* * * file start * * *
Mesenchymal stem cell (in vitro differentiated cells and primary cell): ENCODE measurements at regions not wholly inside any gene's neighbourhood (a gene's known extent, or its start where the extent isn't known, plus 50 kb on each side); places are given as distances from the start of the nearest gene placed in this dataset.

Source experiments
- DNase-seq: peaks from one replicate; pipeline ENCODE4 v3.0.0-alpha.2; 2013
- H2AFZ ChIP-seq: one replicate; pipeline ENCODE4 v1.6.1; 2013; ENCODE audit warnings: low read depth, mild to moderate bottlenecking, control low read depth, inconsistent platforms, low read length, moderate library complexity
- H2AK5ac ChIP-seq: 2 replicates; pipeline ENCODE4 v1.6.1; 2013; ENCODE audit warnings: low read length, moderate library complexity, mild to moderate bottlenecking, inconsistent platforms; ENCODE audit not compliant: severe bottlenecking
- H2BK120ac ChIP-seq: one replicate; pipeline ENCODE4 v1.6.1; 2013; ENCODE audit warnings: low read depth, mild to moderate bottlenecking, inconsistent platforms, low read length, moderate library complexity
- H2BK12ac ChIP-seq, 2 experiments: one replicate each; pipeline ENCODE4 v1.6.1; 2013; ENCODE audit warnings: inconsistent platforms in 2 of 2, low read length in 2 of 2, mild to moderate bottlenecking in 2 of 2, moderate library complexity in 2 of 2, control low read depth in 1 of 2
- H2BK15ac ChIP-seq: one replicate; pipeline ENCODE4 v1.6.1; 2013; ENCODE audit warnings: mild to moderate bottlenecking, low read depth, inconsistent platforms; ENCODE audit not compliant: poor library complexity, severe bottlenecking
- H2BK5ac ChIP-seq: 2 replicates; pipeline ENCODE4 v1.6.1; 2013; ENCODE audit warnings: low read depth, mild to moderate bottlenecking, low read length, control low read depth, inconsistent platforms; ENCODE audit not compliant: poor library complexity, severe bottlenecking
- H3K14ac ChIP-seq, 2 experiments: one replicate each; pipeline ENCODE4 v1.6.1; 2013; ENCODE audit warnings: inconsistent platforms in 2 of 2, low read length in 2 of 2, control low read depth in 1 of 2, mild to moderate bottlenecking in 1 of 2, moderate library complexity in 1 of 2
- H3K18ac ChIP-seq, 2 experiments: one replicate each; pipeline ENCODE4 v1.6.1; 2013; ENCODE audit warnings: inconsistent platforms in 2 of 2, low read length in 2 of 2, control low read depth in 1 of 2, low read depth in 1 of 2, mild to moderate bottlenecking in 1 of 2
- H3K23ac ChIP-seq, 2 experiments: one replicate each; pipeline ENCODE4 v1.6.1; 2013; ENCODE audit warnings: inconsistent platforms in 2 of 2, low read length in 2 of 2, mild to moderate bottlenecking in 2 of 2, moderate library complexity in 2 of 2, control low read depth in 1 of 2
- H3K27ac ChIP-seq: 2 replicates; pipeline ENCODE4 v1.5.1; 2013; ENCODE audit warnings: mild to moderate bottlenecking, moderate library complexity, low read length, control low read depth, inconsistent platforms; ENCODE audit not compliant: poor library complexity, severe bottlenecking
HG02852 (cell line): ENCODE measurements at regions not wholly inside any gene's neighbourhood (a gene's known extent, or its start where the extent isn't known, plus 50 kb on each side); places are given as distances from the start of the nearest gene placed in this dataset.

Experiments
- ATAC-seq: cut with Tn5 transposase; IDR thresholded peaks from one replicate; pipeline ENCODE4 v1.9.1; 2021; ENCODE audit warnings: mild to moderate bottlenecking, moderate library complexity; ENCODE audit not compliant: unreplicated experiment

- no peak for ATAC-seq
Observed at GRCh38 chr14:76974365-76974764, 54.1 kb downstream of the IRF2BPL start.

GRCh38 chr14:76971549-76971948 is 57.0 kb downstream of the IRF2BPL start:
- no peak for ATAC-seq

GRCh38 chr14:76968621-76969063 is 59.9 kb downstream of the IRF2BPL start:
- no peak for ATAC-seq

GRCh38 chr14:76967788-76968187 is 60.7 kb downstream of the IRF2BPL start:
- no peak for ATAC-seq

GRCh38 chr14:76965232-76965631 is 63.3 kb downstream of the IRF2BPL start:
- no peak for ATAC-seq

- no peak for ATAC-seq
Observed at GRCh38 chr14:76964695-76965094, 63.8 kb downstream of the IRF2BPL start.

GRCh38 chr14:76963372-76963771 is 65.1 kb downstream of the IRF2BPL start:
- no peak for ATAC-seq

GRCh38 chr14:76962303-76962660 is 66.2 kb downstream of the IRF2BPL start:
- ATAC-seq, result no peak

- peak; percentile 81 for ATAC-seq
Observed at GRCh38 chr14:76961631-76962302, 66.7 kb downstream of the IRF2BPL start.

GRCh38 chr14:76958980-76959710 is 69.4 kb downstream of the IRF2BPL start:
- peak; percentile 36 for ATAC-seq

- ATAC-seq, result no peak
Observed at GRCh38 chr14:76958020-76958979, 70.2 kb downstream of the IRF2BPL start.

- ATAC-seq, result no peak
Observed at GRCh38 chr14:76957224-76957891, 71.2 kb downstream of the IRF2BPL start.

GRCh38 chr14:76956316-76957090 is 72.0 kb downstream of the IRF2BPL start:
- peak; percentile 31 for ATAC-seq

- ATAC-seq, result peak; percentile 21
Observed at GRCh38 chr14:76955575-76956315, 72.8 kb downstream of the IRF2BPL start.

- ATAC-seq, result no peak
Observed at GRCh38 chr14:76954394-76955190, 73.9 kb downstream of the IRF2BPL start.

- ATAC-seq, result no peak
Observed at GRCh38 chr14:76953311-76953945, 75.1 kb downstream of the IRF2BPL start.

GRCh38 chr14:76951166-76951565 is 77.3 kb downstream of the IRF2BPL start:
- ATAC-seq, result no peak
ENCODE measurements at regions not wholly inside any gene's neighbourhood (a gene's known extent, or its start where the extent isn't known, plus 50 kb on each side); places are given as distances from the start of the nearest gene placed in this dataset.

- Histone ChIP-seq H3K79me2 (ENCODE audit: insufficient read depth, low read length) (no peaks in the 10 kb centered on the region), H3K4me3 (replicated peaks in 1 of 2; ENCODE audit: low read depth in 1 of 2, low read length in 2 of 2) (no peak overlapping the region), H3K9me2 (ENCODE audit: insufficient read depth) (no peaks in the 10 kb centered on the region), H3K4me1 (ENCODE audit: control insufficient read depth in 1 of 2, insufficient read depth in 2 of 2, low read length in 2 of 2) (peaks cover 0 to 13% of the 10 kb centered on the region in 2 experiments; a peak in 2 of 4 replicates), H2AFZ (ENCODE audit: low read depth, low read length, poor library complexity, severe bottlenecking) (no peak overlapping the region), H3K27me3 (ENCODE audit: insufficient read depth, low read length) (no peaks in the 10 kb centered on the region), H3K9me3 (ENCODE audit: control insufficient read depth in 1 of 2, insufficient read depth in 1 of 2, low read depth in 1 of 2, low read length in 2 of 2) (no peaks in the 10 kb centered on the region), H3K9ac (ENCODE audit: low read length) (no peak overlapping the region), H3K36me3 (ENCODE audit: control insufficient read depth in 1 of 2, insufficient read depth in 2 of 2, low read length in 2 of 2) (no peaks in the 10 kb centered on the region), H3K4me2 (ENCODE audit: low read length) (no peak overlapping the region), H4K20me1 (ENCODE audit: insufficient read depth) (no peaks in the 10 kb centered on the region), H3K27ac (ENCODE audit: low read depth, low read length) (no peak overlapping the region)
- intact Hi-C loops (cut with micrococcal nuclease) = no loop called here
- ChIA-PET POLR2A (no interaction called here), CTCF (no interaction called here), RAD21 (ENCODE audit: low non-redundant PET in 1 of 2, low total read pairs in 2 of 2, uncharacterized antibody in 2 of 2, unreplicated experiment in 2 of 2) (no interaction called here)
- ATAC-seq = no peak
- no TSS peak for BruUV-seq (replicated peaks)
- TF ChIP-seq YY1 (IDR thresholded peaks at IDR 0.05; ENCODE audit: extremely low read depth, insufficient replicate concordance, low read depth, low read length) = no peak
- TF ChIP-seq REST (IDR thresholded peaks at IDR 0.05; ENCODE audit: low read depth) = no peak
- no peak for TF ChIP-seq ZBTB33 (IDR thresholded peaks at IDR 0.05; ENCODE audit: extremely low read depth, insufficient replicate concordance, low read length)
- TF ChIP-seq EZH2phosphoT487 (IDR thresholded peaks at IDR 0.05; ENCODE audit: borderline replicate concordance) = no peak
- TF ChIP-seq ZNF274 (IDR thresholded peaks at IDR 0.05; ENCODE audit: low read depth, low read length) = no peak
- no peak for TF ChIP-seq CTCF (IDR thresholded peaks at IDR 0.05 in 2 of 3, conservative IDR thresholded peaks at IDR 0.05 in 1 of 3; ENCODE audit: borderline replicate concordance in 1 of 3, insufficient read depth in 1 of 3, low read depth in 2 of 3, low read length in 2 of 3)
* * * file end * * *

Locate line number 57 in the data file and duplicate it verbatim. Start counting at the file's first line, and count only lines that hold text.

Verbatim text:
- TF ChIP-seq YY1 (IDR thresholded peaks at IDR 0.05; ENCODE audit: extremely low read depth, insufficient replicate concordance, low read depth, low read length) = no peak